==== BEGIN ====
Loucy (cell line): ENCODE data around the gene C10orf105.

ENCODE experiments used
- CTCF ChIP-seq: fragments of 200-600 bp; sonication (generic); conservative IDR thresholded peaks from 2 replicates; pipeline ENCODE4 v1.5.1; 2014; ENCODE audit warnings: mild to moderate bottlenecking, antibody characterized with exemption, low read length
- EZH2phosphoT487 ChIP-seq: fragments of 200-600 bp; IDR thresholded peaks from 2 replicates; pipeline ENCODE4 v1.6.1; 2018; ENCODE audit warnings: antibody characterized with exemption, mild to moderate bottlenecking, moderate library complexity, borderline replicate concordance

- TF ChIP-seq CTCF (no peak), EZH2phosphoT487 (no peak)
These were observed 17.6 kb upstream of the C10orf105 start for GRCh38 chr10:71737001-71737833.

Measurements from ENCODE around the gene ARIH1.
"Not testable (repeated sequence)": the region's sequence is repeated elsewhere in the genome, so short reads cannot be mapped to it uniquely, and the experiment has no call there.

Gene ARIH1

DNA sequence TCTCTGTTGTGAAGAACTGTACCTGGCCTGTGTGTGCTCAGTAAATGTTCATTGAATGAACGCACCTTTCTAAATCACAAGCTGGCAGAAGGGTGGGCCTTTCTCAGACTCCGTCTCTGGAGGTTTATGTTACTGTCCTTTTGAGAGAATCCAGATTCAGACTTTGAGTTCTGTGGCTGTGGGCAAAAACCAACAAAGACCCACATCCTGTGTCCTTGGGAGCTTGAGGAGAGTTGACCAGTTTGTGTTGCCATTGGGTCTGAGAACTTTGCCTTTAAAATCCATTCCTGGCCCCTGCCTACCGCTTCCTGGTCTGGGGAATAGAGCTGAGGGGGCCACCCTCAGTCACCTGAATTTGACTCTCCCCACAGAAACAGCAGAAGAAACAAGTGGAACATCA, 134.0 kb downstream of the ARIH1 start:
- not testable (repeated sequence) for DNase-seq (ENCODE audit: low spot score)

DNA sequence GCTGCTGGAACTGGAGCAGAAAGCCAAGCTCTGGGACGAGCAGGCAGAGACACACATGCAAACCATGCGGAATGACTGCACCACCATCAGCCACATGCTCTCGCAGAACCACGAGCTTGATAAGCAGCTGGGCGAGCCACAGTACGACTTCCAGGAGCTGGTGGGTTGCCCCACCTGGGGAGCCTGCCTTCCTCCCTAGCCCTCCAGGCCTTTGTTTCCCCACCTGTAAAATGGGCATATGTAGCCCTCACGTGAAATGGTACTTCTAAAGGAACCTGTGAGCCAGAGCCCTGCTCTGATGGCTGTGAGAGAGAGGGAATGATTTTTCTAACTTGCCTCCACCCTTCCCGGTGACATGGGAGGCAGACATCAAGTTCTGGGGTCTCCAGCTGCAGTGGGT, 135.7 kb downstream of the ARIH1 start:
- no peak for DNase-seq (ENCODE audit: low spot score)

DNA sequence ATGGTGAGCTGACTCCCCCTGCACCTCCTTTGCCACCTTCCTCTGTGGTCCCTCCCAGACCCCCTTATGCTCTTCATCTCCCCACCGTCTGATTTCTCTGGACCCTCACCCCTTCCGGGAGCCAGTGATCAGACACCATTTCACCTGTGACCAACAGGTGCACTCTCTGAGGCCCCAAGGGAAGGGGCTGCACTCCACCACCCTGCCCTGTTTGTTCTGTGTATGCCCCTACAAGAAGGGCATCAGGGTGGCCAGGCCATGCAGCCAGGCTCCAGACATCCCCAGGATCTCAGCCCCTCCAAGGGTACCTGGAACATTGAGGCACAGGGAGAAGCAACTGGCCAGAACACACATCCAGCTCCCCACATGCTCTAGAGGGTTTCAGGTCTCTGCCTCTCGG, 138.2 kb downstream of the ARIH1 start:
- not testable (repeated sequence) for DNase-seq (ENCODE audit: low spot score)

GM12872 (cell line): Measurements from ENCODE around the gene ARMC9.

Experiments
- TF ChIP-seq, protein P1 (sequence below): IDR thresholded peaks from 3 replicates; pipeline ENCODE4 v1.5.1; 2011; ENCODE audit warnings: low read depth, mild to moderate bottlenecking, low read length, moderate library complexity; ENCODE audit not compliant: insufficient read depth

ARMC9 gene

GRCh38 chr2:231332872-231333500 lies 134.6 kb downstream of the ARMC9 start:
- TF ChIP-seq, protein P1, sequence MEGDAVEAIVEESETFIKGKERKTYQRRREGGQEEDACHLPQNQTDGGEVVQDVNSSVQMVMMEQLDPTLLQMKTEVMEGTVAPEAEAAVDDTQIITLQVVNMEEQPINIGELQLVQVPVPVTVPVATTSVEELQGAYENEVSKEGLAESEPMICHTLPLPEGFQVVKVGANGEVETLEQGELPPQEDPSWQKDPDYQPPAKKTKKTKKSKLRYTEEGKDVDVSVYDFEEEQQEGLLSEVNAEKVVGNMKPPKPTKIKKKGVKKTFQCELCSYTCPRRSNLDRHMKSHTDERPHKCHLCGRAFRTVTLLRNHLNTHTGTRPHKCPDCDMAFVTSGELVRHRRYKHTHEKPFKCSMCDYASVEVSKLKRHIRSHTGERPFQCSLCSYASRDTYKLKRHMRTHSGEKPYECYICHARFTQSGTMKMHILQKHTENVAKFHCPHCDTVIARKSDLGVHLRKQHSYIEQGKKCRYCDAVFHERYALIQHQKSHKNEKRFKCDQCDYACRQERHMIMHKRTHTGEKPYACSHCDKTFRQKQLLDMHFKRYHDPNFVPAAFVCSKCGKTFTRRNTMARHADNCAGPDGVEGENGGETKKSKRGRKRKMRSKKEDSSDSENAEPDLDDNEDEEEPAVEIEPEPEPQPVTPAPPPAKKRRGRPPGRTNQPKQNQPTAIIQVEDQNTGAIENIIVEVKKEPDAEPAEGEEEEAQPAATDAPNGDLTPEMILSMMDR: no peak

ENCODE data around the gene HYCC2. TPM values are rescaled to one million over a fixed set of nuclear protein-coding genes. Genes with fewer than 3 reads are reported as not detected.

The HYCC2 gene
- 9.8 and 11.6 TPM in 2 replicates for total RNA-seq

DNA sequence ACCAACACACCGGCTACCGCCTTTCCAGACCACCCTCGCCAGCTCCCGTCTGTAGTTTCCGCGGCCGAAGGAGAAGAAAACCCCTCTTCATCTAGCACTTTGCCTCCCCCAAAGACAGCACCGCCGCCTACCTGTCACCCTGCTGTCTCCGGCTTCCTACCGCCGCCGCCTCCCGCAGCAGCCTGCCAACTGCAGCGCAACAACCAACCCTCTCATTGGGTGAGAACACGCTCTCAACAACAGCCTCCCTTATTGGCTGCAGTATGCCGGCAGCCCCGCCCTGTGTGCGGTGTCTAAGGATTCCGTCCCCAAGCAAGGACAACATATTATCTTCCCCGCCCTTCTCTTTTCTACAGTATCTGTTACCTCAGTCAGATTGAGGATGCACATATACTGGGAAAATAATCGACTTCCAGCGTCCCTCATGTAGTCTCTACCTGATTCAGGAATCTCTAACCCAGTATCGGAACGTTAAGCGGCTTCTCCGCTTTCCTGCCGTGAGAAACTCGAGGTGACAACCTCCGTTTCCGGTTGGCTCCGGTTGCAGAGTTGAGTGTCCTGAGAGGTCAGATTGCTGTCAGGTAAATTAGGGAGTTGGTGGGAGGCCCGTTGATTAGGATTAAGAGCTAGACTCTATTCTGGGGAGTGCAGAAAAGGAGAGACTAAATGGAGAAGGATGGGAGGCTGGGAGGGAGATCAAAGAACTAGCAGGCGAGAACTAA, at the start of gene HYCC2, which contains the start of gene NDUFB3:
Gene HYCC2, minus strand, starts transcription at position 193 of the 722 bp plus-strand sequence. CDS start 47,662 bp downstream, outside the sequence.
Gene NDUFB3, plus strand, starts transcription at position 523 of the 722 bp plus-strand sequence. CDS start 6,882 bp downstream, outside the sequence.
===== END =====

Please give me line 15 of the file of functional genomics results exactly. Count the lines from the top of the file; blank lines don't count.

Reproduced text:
- not testable (repeated sequence) for DNase-seq (ENCODE audit: low spot score)